Many Rubyists believe that lambda and nonlambda Procs are pretty much the same and that choosing which one to use is a subjective preference. This is an unfortunate fallacy.

This article will attempt to achieve two purposes:

1) to explain the difference between lambdas and procs

2) to persuade you to use lambdas unless there is a compelling reason not to

There are many resources available that explain lambdas and procs [1], and I will assume you know at least a little about them.

Before we look at some examples, here are some characteristics of lambdas and procs:

  • a Proc instance can be either lambda or a proc [2]
  • all lambdas are Procs
  • all procs are Procs
  • code blocks behave like procs
  • you can determine the kind of Proc by calling lambda? on it

Arity (Argument Count) Checking Behavior Differences

A lambda, like a method, strictly enforces its argument count, but a proc does not. When we call a proc with the wrong number of arguments, there are no complaints by the Ruby runtime [3]:

2.6.5 :006 > pfn = proc { |arg| }
 => #<Proc:0x00007f93828bd298@(irb):6>
2.6.5 :007 >
 => nil

In contrast, when we do the same with a lambda, we get an error [4]:

2.6.5 :002 > lfn = ->(arg) {}
    => #<Proc:0x00007f9383118ed8@(irb):2 (lambda)>
   2.6.5 :003 >
   ArgumentError (wrong number of arguments (given 0, expected 1))

Which behavior would you prefer?

Clearly, arity checking is helpful, and we abandon it at our peril.

Return Behavior Differences

What happens when you pass a code block somewhere, and it executes a return? Does it return from the block? Well, yes, but it does much more than that; it returns from the method that yielded to the block. procs behave the same way; in addition to returning from themselves, they will return from the method in which they were called:

def using_proc
  pfn = proc { return }
  puts "Before calling"
  puts "After calling"

# ...
2.6.5 :015 > using_proc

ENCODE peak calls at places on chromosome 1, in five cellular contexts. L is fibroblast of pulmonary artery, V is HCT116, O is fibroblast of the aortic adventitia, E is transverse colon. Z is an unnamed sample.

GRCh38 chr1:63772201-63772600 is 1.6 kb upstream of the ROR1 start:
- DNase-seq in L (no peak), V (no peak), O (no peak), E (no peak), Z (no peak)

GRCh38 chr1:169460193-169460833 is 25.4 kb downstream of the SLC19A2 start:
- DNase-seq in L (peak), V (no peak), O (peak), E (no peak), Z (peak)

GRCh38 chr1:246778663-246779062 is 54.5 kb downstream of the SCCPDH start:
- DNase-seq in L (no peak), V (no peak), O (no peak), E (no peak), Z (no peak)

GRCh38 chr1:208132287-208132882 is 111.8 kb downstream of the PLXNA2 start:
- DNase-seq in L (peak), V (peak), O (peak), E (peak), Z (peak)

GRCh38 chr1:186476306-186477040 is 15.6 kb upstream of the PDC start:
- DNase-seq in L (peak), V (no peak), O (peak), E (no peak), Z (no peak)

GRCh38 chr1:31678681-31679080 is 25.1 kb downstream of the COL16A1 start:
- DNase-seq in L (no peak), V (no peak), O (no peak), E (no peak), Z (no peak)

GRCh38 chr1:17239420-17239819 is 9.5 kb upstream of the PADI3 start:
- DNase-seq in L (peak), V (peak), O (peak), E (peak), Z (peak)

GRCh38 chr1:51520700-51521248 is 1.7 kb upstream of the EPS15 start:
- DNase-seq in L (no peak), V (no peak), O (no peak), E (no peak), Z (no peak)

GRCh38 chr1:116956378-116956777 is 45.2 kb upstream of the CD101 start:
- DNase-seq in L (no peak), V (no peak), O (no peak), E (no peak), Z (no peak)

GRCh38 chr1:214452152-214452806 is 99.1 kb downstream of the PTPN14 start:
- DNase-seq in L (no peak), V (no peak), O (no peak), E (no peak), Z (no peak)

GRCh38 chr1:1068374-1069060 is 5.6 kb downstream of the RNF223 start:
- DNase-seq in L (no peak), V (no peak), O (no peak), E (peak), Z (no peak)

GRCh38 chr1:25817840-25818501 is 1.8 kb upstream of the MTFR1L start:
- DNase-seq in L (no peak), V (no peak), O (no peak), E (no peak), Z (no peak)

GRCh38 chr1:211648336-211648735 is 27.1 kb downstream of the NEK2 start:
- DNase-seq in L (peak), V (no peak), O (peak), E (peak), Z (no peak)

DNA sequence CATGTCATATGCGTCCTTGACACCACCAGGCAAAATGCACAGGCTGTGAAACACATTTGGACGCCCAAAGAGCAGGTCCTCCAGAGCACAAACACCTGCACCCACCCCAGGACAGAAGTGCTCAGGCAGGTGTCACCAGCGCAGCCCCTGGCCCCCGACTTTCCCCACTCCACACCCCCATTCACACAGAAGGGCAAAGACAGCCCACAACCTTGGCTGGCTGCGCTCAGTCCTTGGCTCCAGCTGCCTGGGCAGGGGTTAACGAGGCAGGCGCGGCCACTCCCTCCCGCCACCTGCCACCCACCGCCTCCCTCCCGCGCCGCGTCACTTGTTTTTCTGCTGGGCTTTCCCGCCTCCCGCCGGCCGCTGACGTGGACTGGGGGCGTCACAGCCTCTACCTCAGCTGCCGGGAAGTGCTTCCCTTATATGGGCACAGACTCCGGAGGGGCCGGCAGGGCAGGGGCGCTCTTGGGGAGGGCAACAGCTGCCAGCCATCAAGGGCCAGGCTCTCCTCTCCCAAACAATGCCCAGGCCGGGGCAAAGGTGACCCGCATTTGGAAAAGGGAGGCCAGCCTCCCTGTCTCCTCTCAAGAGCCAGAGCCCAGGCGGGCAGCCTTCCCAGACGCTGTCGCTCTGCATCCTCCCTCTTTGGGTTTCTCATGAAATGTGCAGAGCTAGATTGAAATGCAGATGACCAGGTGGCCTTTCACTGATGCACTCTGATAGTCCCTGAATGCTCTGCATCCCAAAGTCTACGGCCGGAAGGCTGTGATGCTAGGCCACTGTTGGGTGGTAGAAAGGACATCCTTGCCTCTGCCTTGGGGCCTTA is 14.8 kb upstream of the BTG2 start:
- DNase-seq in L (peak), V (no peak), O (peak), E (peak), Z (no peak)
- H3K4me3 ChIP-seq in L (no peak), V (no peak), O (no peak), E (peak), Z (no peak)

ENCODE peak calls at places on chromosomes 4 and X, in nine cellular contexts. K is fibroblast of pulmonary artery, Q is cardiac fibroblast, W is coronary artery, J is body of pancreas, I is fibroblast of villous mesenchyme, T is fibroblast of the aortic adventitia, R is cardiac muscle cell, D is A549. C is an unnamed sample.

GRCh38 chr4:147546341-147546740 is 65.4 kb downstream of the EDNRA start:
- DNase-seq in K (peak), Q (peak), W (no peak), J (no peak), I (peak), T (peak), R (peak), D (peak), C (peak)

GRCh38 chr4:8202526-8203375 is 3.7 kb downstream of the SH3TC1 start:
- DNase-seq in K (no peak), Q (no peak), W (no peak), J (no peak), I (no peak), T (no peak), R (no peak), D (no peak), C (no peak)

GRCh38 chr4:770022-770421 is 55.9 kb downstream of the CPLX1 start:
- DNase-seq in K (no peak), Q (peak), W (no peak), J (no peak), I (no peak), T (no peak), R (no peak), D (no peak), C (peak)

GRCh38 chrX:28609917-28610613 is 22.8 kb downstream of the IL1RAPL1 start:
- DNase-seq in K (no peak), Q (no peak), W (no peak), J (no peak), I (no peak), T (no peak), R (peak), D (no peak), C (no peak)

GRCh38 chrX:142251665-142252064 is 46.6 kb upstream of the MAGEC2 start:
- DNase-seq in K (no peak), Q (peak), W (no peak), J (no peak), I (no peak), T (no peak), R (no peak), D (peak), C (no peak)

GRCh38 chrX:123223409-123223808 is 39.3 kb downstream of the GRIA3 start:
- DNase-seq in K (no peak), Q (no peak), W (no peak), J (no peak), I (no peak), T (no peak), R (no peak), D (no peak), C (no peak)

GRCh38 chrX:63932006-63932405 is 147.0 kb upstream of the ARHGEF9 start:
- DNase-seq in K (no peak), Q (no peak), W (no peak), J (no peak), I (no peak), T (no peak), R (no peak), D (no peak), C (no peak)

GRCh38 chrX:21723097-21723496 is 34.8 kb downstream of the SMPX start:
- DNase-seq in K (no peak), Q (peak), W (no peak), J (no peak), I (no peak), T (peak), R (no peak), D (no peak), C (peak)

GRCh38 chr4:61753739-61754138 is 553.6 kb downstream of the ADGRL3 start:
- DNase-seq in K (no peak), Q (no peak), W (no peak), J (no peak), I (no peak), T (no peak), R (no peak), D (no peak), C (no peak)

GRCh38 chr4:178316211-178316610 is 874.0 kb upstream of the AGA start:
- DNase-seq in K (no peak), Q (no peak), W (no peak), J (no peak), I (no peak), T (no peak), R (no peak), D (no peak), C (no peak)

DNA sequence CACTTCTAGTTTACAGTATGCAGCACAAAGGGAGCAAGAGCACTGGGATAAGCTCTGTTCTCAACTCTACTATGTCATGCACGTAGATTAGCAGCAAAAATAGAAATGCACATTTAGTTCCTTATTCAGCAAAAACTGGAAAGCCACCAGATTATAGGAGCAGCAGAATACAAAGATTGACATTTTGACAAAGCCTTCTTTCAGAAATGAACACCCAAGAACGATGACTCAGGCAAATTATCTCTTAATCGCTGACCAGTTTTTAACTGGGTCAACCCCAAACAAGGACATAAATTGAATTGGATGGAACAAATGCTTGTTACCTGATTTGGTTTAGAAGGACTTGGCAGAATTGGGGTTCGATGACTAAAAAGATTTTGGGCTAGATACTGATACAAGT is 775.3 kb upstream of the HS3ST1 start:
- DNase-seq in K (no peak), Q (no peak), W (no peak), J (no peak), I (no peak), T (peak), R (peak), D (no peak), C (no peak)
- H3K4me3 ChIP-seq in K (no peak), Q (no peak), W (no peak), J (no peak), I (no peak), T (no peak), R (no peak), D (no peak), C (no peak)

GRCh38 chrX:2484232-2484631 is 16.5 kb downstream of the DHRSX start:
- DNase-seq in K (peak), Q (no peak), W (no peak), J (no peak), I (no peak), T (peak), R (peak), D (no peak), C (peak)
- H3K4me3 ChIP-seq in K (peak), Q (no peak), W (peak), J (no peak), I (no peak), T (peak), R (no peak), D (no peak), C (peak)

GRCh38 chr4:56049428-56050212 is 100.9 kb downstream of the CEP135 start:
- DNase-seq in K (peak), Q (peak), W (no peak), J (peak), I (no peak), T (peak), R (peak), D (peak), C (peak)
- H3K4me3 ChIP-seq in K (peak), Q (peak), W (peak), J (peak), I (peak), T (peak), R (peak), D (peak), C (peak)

Before calling

Before proceeding to the lambda behavior, I’d like to point out that this proc behavior is such that implicit and explicit returns do very different things. An implicit return will return from the proc, but an explicit return will return from the context that called it! Weird, eh? Here is the same code, but without the explicit return; the proc will end and exit naturally:

def using_proc_without_return
  pfn = proc { }
  puts "Before calling"
  puts "After calling"
# ...
2.6.5 :007 > using_proc_without_return
Before calling
After calling

When we first learn Ruby, we learn that a return at the end of a method is redundant (it is, of course), but in the case of the proc (and code block) it is not!

In contrast, a lambda’s return returns from itself to the context that called it:

def using_lambda
  lfn = -> { return }
  puts "Before calling"
  puts "After calling"
# ...
2.6.5 :008 > using_lambda
Before calling
After calling

A lambda is More Method-Like Than a proc

In both of the above cases, the lambda behaves more like a method than a proc does. The newer ->(args) notation for creating a lambda reveals that intent by defining the arguments as a method does, in a parenthesized list, and is therefore preferable to the older lambda notation:


fn = ->(arg1, arg2) { ... }


fn = lambda { |arg1, arg2| ... }


Here are some principles I’ve learned to code by:

  • prefer simplicity to complexity
  • limit things to the narrowest possible scope
  • specify things with minimal ambiguity
  • use language features that minimize the risk of errors

Regarding everything said so far, the lambda wins over the proc. There is no reason to use a proc unless you specifically need the odd and potentially hazardous behaviors described above.

You may think it will never matter in your case. Maybe you’re never calling the lambda yourself, but passing it to a framework such as Rails that is doing all the calling. Nevertheless, if given the added protection for free, why would you not want it? Especially since the -> notation is somewhat pictorial and more concise?


[1] There are many good resources; here are some that I have produced (articles and a conference talk):

[2] This terminology is unfortunate, as Proc and proc, when spoken, sound identical.

[3] In this article I’ve used the .call variant of calling a Proc because it is the most obvious for the reader, but in practice I prefer the shorthand notation .().

[4] The shorthand -> can be used in place of the lambda keyword to more succinctly define a lambda.

This article may be improved over time. To see its revisions you can go to its Github commit history.